Types of Seizures
Each year, epilepsy affects an estimated 5 million people worldwide. Learn how to react to seizures in various circumstances and be equipped to deal with any situation.
What is a Seizure?
Seizures can be caused by temporary conditions such as fever (most common in children), infection, alcohol withdrawal, hypoglycemia (deficiency of glucose in your bloodstream), or electrolyte abnormalities; in these cases, treating the underlying cause stops the seizure.
What is Epilepsy?
Epilepsy, also referred to as a seizure disorder, is a brain disorder that causes chronic (long-term/ reoccurring) seizures. This condition consists of having anti-epileptic drugs (AEDs) or anti-seizure medications (ASMs).There are various types of seizures, and multiple medications used to treat them. Seizure medications are called
Not all seizures are the result of epilepsy. Although brain damage or a genetic predisposition may be related to seizures, the exact cause is frequently unknown.
Who is Affected by Epilepsy?
Car accidents, gunshot wounds, and other causes of severe head trauma can damage your brain, and in some instances trigger seizures. Emergency room treatment for severe head injuries often includes seizure prophylaxis or treatment.
How Are Seizures Diagnosed?
Individuals with epilepsy are evaluated for the age of onset, seizure type, seizure frequency, description of witnessed seizure, identifiable causes or triggers, and a thorough neurologic (brain and brain function) exam.
The most common test used to diagnose epilepsy is an electroencephalogram (EEG), which records electrical activity in your brain. An EEG can show abnormal patterns even when the individual is not having a seizure.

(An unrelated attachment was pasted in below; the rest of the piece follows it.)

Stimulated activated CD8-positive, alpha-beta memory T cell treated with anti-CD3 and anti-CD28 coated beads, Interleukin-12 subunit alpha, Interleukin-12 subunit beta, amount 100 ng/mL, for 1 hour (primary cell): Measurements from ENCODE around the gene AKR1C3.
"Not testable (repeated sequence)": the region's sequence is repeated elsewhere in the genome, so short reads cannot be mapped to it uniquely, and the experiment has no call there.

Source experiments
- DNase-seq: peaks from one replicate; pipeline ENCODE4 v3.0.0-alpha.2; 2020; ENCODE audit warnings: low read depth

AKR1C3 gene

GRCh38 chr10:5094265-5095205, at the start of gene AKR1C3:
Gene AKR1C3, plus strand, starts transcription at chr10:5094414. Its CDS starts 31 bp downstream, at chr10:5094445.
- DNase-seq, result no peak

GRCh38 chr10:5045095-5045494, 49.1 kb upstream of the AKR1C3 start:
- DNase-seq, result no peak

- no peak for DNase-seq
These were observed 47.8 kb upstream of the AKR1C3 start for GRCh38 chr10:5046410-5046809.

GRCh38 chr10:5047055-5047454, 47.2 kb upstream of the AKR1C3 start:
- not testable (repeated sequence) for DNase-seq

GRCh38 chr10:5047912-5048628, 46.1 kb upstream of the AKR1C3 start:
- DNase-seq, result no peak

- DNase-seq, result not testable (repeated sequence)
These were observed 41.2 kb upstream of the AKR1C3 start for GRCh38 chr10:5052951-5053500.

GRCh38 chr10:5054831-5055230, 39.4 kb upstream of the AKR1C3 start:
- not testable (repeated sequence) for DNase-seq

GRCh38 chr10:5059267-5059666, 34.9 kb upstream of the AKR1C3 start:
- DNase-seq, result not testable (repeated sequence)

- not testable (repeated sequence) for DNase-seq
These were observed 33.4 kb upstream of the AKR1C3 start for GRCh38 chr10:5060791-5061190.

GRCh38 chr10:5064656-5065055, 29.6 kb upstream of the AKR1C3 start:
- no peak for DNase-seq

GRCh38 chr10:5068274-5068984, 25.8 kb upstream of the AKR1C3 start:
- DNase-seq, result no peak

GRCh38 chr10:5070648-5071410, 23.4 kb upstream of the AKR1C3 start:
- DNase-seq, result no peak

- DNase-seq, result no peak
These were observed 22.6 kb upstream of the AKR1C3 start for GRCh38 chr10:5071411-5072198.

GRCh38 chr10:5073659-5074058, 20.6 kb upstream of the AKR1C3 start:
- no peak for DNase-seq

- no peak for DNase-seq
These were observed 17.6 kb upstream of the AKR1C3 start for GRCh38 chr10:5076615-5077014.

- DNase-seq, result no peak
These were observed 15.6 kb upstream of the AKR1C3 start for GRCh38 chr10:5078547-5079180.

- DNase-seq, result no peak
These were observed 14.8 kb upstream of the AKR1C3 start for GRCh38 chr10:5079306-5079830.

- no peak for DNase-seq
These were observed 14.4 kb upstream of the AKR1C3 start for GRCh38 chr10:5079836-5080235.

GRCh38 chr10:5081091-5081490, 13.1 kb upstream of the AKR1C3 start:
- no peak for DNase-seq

Brain imaging with a CT or MRI can identify some conditions that can provoke seizures, including brain tumors or damage from a stroke.
What Are The Different Types of Seizures?
Seizure types are classified into 3 main types based on where the seizure starts in your brain:
1. Focal seizure:
Focal seizures, also referred to as partial seizures, start onof your brain but can spread to the other side.
An individual may initially have a few modest symptoms, known as an aura. You may have altered emotions or perceive impending events (premonition). A rising sensation in your stomach, similar to the feeling of riding on a rollercoaster, is what’s commonly described as an aura.
This type of seizure is further classified based on the individual’s awareness during the seizure:
: If a focal seizure results in no loss of consciousness, it is called a focal aware seizure.
Symptoms may include:
- Changes in your senses, such as how things taste, smell, and/or sound
- Changes in your emotions
- Seeing flashing lights, experiencing a tingling sensation, and/or feeling dizzy
- Uncontrolled muscle jerking, typically in your arms and/or legs
: If an individual experiences loss of consciousness, it’s called a focal seizure with impaired awareness.
Symptoms may include:
- Repetitive movements, such as eye blinking, chewing motion, smacking lips, and/or hand rubbing or finger motions
- Blank stare, also known as “starring into space”
2. Generalized seizure:
Generalized seizures start on both sides of your brain. Individuals with generalized seizures experience loss of consciousness or are aware during the seizure.
The 6 types of generalized onset seizures include:
- Individuals experiencing an absence seizure tend to have a temporary loss of awareness, as well as “stare into space,” otherwise known as a blank stare.